Box-Office Milestone: 'Sully' Crosses $100 Million in U.S.
The movie is on its way to becoming director Clint Eastwood's third top-grossing title in North America behind 'American Sniper' and 'Gran Torino,' and also is one of Tom Hanks' highest-grossing films in recent times.
Clint Eastwood's Sully glided past the $100 million mark at the North American box office on Saturday, no small feat for an adult drama.
The Warner Bros. and Village Roadshow movie — avoiding the turbulence that has plagued many other 2016 fall films — stars Tom Hanks as Chesley "Sully" Sullenberger, the real-life pilot who landed a disabled US Airways jet on the Hudson River.
Sully's cume through Friday is $99.5 million. By Sunday, its total will be north of $105 million.
At this pace, Sully will become Eastwood's third top-grossing film domestically behind 2014's American Sniper ($350.1 million) and 2008's Gran Torino ($148.1 million) with a projected lifetime total of $125 million or more, not accounting for inflation. That's just in North America; overseas, Sully has earned an early $36.4 million for a global tally of $133.4 million. (With its heroic American storyline, the movie is a tougher sell in certain territories.)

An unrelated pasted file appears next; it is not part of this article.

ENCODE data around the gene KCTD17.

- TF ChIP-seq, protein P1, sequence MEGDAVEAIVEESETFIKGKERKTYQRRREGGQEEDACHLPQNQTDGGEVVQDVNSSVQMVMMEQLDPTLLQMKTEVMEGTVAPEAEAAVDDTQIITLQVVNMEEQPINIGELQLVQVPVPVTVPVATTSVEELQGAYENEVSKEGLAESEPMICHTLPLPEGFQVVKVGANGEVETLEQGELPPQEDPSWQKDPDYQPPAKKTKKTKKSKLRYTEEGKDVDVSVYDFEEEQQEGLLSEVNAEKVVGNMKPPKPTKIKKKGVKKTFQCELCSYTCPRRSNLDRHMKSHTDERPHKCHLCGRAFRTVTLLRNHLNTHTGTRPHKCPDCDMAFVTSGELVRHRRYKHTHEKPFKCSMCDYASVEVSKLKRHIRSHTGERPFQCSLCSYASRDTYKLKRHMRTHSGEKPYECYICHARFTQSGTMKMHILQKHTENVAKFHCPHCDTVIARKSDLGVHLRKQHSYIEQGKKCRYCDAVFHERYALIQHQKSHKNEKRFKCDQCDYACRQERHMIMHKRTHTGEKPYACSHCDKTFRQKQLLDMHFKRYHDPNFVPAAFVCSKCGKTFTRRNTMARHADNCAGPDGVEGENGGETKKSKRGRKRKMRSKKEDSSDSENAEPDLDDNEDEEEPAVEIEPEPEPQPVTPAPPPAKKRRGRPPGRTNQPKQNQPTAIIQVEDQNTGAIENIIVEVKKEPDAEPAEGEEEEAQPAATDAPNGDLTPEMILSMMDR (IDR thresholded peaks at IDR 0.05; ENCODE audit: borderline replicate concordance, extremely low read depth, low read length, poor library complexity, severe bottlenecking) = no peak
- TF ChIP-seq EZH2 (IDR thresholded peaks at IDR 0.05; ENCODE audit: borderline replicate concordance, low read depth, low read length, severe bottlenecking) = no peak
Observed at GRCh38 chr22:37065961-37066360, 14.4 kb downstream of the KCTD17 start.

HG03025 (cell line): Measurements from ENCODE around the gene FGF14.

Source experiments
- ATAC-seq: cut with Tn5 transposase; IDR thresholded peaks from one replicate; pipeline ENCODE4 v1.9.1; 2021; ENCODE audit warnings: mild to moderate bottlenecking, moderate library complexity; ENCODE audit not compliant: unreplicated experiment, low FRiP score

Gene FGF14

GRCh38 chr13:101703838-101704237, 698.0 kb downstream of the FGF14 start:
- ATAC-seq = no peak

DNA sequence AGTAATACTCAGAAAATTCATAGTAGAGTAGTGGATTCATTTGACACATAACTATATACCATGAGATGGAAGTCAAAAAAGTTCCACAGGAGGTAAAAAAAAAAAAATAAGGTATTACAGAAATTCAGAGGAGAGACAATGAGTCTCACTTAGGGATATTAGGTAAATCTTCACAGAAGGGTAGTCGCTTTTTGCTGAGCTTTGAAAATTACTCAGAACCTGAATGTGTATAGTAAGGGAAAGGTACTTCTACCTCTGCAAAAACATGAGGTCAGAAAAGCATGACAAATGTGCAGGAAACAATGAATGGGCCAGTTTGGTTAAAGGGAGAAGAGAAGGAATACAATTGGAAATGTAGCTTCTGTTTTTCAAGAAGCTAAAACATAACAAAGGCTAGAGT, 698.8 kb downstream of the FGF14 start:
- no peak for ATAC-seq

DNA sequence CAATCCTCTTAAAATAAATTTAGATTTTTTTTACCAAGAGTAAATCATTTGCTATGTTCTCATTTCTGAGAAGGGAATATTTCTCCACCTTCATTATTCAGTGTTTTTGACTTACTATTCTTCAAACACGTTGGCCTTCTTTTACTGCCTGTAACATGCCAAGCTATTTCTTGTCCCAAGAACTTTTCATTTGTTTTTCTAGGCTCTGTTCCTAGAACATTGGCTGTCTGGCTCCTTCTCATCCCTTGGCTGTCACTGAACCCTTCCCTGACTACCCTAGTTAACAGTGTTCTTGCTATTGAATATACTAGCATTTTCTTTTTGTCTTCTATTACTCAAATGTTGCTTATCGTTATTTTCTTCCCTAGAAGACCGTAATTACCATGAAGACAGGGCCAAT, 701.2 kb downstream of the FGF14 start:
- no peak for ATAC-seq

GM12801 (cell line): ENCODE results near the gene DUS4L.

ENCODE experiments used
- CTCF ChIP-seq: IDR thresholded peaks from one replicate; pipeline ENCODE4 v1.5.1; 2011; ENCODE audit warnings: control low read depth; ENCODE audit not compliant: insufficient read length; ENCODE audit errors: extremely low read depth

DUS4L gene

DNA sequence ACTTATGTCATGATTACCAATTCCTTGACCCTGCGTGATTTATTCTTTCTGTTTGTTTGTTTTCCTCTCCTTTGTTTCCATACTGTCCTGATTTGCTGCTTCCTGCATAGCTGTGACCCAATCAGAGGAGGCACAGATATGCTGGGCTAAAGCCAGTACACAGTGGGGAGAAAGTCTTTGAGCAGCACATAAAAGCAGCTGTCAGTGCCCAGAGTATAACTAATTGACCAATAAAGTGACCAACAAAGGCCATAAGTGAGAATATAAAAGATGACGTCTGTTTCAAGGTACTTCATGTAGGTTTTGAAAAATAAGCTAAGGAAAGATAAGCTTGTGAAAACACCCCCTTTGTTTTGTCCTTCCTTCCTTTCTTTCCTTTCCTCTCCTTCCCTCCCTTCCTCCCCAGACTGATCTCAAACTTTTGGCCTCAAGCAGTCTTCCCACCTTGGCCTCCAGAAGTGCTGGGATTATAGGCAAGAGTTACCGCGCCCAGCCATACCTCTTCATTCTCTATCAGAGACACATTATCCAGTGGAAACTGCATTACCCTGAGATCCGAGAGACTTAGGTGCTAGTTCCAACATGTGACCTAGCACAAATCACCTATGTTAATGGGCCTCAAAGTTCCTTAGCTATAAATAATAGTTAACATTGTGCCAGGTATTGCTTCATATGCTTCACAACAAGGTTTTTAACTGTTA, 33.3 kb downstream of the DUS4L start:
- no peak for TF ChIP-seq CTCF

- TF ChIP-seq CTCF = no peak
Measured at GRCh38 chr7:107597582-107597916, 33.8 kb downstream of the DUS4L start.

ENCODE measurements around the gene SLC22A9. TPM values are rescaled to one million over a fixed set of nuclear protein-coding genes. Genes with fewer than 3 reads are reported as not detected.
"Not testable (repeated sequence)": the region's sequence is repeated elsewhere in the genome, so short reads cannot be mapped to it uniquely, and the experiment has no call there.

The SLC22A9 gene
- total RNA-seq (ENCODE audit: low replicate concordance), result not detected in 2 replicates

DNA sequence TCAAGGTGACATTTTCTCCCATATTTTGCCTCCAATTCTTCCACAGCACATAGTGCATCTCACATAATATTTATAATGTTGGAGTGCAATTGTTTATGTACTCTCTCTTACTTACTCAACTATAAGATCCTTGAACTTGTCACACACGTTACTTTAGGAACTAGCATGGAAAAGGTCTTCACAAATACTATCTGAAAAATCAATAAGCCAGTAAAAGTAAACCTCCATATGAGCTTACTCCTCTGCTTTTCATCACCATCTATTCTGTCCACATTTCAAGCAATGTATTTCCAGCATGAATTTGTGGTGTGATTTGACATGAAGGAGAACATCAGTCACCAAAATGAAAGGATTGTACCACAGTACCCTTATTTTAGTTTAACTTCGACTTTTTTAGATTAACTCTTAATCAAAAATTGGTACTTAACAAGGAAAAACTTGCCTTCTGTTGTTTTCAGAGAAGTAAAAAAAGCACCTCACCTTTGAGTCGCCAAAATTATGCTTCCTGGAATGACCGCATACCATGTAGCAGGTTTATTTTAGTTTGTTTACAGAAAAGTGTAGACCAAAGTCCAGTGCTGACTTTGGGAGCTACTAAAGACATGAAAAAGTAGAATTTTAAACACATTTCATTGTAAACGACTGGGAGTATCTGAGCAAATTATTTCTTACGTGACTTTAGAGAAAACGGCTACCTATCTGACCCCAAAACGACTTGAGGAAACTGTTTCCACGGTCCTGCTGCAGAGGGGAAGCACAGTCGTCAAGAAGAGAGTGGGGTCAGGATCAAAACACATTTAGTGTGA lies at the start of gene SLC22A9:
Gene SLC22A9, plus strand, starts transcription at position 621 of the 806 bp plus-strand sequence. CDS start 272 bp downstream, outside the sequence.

Sully also is a win for Hanks in terms of box office. It will ultimately mark his highest-grossing live-action film since 2009's Angels & Demons ($133.4 million) and 20065's The Da Vinci Code ($217.5 million). In terms of his recent dramas, Captain Phillips earned $107.1 million domestically in 2013, followed by $83.3 million for Saving Mr. Banks in 2014 and $72.3 million for Bridge of Spies in 2015.
Bolstered by strong reviews and an A CinemaScore, Sully is the most successful title of fall so far at the domestic box office. Aaron Eckhart and Laura Linney also star.
Eastwood's film recounts the tale of US Airways Flight 1549, otherwise known as the "Miracle on the Hudson." The plane, piloted by Sullenberger and first officer Jeffrey Skiles (played by Aaron Eckhart), was met with disaster minutes after taking off from New York City's LaGuardia Airport on Jan. 15, 2009, when a flock of Canadian geese disabled both engines. With no other option, Sully was forced to make a water landing on the Hudson. All 155 passengers and crew survived, with Sully becoming an instant hero.